PK: Well, we have an interview, just to insert this for a moment, cross referencing, with Betty Asher, done years ago. And I’m not sure, I think maybe Tom Garver did that for us, for the Archives. But I obviously haven’t read it yet because I think this new story as you’re telling me about her, and her interest are really quite interesting.

JG: Oh, fascinating, because she and Robert Halff and Gifford and Joann Phillips, the original members of this whole contemporary art and MCAC [Modern and Contemporary Art Council] at LACMA. And fortunately they all rose to the occasion of the new idea, the new ideas. As the galleries were moving west let’s say, out of Hollywood or the Wilshire area, and were launching themselves onto La Cienega, they were young, married and successful people. There weren’t so many financial struggles for them. They were on their way. And they could spend a few dollars on art. And not too many people had done that. Either it was Huntington on one extreme or $100 for an Edward Kienholz. So it was very, very interesting. Kind of a wild west.

PK: Now, [local] myth has it, or at least conventional wisdom has it that Walter Hopps, and Henry Hopkins as well, consciously and strategically helped to cultivate this interest. Is that really true? Were these other people coming to it by themselves and it was just coincidental?

JG: No, it was Walter Hopps, frankly. Not Henry.

PK: Not so much?

JG: Henry was a dealer before he even went into the museum world. He had a gallery. But it was Walter who started so-called art education. He would give his lectures and take folks all around to visit some artists that he had a lot of conviction about. He was a taste-maker and very strong in his perceptions. He saw things very quickly. He was able to advance everything fast-forward. He saw a connectedness between post-war Europe, New York and the new art of Los Angeles. And many other places as well. And he was the guy who talked art.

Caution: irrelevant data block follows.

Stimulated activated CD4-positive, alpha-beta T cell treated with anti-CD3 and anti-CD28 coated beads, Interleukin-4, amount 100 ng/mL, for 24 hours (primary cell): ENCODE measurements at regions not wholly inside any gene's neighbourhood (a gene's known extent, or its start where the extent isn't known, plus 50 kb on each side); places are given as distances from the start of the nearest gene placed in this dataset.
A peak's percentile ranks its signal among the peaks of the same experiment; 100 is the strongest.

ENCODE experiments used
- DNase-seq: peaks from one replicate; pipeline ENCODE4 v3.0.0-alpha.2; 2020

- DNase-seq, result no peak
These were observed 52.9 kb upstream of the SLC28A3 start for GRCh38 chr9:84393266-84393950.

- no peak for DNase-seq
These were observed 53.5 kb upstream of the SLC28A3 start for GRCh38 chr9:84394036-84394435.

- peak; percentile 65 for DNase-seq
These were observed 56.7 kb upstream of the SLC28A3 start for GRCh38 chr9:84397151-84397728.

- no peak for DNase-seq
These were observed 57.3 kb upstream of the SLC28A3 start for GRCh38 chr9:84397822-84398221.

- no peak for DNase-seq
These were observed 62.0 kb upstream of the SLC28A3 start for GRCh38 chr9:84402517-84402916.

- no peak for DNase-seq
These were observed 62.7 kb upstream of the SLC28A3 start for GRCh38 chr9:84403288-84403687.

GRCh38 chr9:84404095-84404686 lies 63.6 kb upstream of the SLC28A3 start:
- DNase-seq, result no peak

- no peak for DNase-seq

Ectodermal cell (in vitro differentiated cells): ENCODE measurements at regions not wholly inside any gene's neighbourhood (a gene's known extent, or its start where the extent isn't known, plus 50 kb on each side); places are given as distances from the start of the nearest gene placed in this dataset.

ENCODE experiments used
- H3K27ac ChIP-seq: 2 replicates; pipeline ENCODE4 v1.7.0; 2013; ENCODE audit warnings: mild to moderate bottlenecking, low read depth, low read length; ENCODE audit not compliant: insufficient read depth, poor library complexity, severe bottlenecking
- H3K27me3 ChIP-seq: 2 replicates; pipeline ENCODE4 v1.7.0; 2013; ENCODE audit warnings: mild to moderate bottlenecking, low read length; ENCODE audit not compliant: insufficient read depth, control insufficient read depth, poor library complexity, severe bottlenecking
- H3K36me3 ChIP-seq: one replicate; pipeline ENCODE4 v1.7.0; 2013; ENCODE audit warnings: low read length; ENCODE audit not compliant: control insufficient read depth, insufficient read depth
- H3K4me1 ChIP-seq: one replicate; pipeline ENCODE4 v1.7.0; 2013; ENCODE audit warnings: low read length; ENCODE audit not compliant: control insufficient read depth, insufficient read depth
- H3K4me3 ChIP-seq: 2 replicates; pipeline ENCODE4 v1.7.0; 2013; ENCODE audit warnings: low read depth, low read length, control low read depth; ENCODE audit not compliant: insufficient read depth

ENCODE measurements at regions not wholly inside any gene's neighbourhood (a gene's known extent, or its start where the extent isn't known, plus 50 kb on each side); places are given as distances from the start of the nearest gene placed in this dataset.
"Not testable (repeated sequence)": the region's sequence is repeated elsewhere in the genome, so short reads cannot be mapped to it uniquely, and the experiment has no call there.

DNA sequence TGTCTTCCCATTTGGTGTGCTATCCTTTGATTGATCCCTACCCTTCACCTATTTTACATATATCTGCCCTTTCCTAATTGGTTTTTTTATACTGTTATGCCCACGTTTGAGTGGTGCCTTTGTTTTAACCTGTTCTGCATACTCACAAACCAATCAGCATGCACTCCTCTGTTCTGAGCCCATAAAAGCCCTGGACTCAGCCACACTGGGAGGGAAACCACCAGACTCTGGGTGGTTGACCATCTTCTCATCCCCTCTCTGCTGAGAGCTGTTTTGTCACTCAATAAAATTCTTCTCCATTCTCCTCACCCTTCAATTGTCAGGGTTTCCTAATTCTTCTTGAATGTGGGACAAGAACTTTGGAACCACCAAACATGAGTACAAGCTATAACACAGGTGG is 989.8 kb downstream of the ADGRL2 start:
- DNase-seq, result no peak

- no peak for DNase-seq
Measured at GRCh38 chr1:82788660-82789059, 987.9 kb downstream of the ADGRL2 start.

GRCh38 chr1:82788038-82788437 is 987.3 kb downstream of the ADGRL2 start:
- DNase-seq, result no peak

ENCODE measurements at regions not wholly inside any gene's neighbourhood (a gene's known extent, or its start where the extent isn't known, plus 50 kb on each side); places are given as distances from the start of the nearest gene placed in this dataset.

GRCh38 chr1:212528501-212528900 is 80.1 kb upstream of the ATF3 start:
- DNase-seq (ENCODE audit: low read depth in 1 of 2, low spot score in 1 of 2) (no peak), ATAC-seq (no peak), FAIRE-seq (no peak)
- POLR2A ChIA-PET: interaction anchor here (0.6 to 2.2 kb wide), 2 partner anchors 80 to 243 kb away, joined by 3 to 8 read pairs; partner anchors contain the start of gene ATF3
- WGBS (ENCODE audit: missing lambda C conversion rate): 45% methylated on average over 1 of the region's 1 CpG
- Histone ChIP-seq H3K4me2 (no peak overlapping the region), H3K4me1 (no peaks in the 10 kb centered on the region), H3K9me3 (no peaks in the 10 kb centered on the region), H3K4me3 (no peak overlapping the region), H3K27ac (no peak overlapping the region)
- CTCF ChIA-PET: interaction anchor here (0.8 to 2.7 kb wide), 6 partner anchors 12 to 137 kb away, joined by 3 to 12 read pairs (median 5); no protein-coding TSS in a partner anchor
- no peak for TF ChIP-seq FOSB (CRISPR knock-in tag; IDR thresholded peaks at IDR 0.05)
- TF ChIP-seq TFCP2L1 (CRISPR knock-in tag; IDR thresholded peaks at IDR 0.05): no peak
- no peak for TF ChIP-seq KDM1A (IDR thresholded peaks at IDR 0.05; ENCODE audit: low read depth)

PK: Where did he do that? How did he do it?

JG: He did it out of galleries and people’s living rooms. Which is how I formed Contact. I modeled it after what Walter Hopps did. The idea was to bring the person who made the thing, the art, together with the person who could see the art if only they opened their eyes. And he was interested in making connections. And he did this in a very vital way.

PK: How did he bring his group together, his audience? What was the mechanism?

JG: It was like a rumor. I mean, it was a very tight little crowd.

PK: So it was like a club?

JG: It was like a club. And it was evening-oriented generally, although he met with some women in the afternoon, like Marcia Weisman, and so on. And these people were hungry for the new. And architecture was flourishing at that time. Everything was going on in post ’45. It was really very, very interesting. So in 1964, a year after my first child, I wanted to do something with artists and my community. And I knew that the forerunner of this had been Walter Hopps’ lecture series or taking people about, the first tours and so on. But I admired him, but I was a little too young to know what was going on when he did that. I wasn’t able to join up with that. But I’d hear about it from Betty.

PK: She was in it?